Yesterday, we showed you Step #1 of our three-step system for getting wedding day timelines to start on time and stay on time.
Step #1: Preempt
Send a custom recommended wedding day timeline at booking.
Today, we’re going to tackle Step #2: Prepare.
In our experience, there’s one simple truth about wedding timelines: If the bride gets to the first look on time, the timeline stays on time.
If your bride isn’t doing a first look, that sentence could read something like this: If the bride gets to her bridesmaids photos on time, the timeline stays on time.
Either way, it’s all about getting the bride out the door on time –– and there are usually two people who have the most power over that.
1. The bride
2. The hair stylist/makeup artist
So, here are two practical things we do at every wedding to make sure those two people are on the same page.
#1. Skype with the Bride and Groom
We always do a quick 15-minute Skype call with our bride and groom the week leading up to the wedding. It’s nothing fancy. We’re usually in workout clothes and they’re in pajamas. Or vice versa. We don’t have hair and makeup done. Jordan only does his on the weekends 😉 Since we have a relationship established with them at this point, it’s super casual and comfortable. We start just by checking in, seeing how they’re doing and feeling. We small talk for a bit and then gently remind them a) what time we’ll be arriving and b) what time the bride needs to be out the door. We even tell her, “In our experience, if we get you to the first look on time, the rest of the wedding day will run on time, so we’ll just wanna make sure that you’re done with hair and makeup at noon, so you can start getting your dress on and be out the door by 12:30. If we do that, we’ll be good to go, and then you won’t have to worry about a thing the rest of the day!”
#2 Communicate with the Hair Stylist/Makeup Artist
Even if the bride knows what time she needs to be out the door, sometimes that isn’t communicated to the makeup artist. So, as soon as we arrive to the getting ready room, after we hug our bride and introduce ourselves to her mom and all of her bridesmaids, we head back to the hair or makeup chair where our bride is sitting and say to her, “Amy’s gonna go ahead and get started with all of your details in the other room while Jordan takes candids of the girls. Remember that we just have to make sure to get your dress on at noon in order to make it to your first look on time. If we do that, the rest of the day will run on time!”
Then, we’ll look to the hair stylist or makeup artist (assuming we’ve already introduced ourselves earlier when we made the rounds) and say something like, “We don’t wanna get in your way. We just wanna grab a few shots of final touches of makeup. So will you just holler when you’re about five minutes out from being done? I’m guessing that’ll be about 11:55? That way we can get her dress on at noon.”
By communicating with our bride first (in front of the makeup artist) and phrasing it this way to the makeup artist, we accomplish a few things:
1. We remind our bride (directly) and the makeup artist (indirectly) that getting to the first look on time will have positive consequences for the rest of the day, not getting to the first look on time will have negative consequences for the rest of the day, and it basically all hinges on right here and right now.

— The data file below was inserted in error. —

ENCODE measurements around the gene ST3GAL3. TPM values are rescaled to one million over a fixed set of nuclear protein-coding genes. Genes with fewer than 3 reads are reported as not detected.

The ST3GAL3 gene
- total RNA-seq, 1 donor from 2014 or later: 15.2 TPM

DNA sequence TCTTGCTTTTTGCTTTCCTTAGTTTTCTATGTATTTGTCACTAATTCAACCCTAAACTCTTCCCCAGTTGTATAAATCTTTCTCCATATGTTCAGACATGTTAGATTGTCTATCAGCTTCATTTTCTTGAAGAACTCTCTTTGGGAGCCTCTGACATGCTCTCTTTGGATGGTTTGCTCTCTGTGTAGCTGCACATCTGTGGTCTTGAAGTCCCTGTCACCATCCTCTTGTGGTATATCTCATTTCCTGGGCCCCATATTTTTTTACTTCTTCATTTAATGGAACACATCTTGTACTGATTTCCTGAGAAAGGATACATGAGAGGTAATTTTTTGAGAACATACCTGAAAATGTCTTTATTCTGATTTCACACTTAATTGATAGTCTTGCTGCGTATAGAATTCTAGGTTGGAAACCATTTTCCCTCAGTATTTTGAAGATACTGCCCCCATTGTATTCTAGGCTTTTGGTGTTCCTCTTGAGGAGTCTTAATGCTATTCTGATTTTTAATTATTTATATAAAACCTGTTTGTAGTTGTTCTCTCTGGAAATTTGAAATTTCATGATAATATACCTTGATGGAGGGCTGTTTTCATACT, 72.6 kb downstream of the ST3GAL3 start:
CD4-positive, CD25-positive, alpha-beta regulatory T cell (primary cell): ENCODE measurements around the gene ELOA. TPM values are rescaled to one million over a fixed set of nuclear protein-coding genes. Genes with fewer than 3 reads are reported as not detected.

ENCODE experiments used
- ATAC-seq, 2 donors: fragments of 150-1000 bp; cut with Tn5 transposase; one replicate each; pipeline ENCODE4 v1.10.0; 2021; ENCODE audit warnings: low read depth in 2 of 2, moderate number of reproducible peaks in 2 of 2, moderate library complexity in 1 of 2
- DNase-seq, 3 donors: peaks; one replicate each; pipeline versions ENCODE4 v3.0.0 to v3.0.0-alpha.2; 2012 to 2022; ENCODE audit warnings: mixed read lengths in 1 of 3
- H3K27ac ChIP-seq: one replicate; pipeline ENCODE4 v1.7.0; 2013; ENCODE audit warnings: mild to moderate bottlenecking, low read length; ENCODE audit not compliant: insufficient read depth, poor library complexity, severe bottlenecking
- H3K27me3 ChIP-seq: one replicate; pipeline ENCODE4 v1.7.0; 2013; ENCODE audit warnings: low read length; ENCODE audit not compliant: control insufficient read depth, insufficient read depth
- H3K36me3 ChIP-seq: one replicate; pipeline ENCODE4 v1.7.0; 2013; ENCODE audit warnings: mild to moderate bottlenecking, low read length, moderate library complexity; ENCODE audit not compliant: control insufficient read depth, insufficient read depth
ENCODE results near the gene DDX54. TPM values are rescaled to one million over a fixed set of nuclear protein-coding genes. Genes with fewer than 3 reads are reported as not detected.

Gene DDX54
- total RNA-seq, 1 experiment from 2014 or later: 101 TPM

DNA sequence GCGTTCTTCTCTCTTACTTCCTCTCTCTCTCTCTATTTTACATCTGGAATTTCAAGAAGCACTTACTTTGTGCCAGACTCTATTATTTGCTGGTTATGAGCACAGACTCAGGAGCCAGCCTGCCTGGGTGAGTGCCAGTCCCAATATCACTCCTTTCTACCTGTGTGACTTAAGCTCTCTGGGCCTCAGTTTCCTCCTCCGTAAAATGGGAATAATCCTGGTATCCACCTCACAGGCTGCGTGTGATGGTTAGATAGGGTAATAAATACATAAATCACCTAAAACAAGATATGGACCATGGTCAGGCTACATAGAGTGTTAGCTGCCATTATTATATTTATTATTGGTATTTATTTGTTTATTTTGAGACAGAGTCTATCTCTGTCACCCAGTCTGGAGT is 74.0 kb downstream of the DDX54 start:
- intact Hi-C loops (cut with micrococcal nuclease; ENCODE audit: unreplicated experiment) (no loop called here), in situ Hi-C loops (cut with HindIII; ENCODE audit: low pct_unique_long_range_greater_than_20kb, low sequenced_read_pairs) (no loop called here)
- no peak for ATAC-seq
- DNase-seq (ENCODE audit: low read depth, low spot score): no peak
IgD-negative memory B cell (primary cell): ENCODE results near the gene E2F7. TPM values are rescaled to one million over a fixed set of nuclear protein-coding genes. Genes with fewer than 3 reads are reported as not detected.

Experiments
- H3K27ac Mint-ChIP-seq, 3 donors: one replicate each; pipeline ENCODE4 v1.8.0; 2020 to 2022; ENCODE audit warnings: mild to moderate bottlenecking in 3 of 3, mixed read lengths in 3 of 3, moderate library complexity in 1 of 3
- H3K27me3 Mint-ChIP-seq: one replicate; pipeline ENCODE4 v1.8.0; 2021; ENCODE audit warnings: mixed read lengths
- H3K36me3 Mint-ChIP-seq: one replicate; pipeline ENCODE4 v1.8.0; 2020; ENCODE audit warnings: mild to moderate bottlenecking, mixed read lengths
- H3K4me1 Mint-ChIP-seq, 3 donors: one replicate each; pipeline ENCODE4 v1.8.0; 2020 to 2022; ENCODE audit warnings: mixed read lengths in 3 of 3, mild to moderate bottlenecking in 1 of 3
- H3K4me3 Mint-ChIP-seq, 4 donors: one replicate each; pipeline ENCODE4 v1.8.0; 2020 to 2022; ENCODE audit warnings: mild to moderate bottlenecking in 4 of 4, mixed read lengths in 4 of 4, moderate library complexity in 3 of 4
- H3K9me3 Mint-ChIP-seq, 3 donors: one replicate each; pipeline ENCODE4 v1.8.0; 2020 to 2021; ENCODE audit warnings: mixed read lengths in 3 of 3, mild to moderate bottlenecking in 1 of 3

It’s not their fault, but sometimes, some makeup artists think it’s okay to run 10, 15, or 20 minutes behind because, in their mind, the ceremony doesn’t start for hours. So a few minutes here or a few minutes there won’t hurt anybody. It kind of makes sense, if you think about it. Maybe they haven’t seen the timeline. Maybe they don’t know how long photos are supposed to take. Maybe they assume when it’s “time to take pictures,” it just means a few shots here and there. Or, in their defense, maybe the bridesmaids are being extra picky or demanding or have requested multiple rounds of touchups, and that’s thrown the timeline off. Or they added a flower girl or mom to the makeup mix at the last minute. Either way, it’s our job to educate them about the timeline in a way that’s respectful of their craft, because we should treat others how we want to be treated ourselves.
2. By telling the makeup artist we’ll be back for final touches at 11:55, we give he/she the benefit of the doubt that he/she knows the timeline already and is already on time. If they’re not, this gives them a chance to make up some time! Pun intended.
Truth be told, most of the time, we see the makeup artist take a peek at their watch when we’re talking to the bride about the timeline. We can almost see them making mental notes and adjustments in their head, so by the time we mention 11:55 to them, they’re nodding in agreement and saying things like, “All good! We’ll be ready.” We think if we had come in and told the makeup artist, “We need her ready at noon. Are you on time?” that probably would’ve made him/her less likely to want to help us. And, at the end of the day, weddings are a team sport, so our best advice: be a team player.
Tomorrow, we’ll wrap up this 3-part series with Step #3: Pivot. We’ll show you how to re-arrange the timeline on the fly when something happens that’s outside of your control. You won’t wanna miss it!
In the meantime, if you haven’t had a chance, check out our 10 custom wedding day timelines that you can use with your clients to create professional timelines faster than ever before, impress wedding planners with timelines they’ll love, too, and know exactly how we organize each section of the wedding day (and why).
Click below to read the rest of the posts in this series: